Anchoring that line will be defensive tackle Michael Bennett. A disruptive force a season ago, Bennett had 11.5 tackles for loss and 7.0 sacks. 

    Stopping any kind of run is important, no matter how much or how little an opposing offense pounds the rock. If the Buckeyes can do that and get pressure on opposing quarterbacks, it opens up a lot of options behind them. 

    Iowa tackle Brandon Scherff has to be the early favorite for the Outland, and Stanford tackle Andrus Peat may get some consideration as well. Bennett could be one of the biggest impact players along the defensive line, however. 

Bednarik/Nagurski Awards: Oregon DB Ifo Ekpre-Olomu

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    The Chuck Bednarik and Bronko Nagurski awards are given to the defensive player of the year. For simplicity, we've combined them into one slide. 

    This prediction's sleeper is Oregon defensive back Ifo Ekpre-Olomu, who may be the best at his position in the country. That could be good enough to earn him the Thorpe Award by season's end, but is he good enough to be named the best defensive player in the country?

    When you start going through the short list of big defensive names, you find out quickly it's a top-heavy crowd: Clemson defensive end Vic Beasley, UCLA linebacker Myles Jack, Texas defensive end Cedric Reed, Florida State defensive end Mario Edwards Jr. and so on. 

    In an era where emphasis is put on pass rush and sacks, specialists in that category—whether linebackers or defensive linemen—have an edge. 

    But Ekpre-Olomu is an All-Pac-12 and All-American player. He's a complete player, good in coverage and tackling. While all the focus is on Ducks quarterback Marcus Mariota, Ekpre-Olomu is the star on Oregon's defense. That side of the ball hasn't received nearly as much credit lately as it deserves.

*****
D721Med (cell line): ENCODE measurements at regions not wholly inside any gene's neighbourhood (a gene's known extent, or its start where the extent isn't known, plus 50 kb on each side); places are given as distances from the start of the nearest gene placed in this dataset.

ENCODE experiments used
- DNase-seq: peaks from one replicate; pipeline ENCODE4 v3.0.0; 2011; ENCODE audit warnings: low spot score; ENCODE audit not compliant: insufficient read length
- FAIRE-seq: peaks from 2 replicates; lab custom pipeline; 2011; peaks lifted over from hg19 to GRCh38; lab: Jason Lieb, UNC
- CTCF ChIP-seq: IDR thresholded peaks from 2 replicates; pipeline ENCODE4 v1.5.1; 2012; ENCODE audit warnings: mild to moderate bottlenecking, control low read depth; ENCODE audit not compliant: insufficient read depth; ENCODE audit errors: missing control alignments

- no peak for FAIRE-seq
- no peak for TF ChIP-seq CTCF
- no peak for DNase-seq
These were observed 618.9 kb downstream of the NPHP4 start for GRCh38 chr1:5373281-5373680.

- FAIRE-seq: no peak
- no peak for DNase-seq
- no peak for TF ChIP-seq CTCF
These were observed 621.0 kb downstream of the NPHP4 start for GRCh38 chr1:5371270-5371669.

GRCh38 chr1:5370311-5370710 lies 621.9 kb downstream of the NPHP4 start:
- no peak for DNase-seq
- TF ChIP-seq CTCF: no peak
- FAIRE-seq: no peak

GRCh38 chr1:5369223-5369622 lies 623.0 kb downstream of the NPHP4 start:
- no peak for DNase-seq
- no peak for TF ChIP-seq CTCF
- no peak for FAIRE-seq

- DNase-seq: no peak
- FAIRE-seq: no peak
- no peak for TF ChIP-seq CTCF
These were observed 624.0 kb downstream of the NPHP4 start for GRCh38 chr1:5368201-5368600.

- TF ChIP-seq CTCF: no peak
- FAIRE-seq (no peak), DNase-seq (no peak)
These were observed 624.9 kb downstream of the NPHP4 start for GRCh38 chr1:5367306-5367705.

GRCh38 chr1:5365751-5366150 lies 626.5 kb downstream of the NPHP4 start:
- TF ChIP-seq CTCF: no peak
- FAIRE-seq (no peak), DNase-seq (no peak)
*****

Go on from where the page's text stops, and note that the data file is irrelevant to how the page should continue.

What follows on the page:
Butkus Award: Mississippi State LB Benardrick McKinney

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    UCLA's Myles Jack is the easy front-runner for the Butkus Award, given to college football's best linebacker. Olahoma's Eric Striker could also be an early favorite. 

    Mississippi State linebacker Benardrick McKinney could be in the conversation as well. Much like the Bulldogs as an SEC West sleeper, McKinney is a sleeper to be named college football's best linebacker. The junior led the team in tackles (71), tackles for loss (7.0) and sacks (3.5). 

    According to Michael Bonner of The Clarion-Ledger, McKinney ranks No. 4 among the most important players on Mississippi State's team. McKinney also got some headline love from USA Today when the watch list was released.

    He's definitely on some radars, even if he's not the early favorite to win. 

Thorpe Award: Virginia Tech DB Kendall Fuller

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    If Kendall Fuller's last name sounds familiar, it's because he comes from a long line of great football players. Fuller's three older brothers, Vincent, Corey and Kyle, were former Virginia Tech players who went on to play in the NFL. 

    Not surprisingly, Kendall Fuller is quickly becoming one of the top defensive backs in the ACC. A second-team all-conference selection and freshman All-American (FWAA, Sporting News, 247Sports), he started 12 games and had six interceptions. 

    Other names, like Oregon's Ifo Ekpre-Olomu or Florida's Vernon Hargreaves III, may get early Thorpe consideration, but Fuller has to be in the conversation as well. He has a natural feel for the position, even though he's entering only his second year as a starter. 


    Ben Kercheval is a lead writer for college football at Bleacher Report. All stats are courtesy of and respective athletic profiles.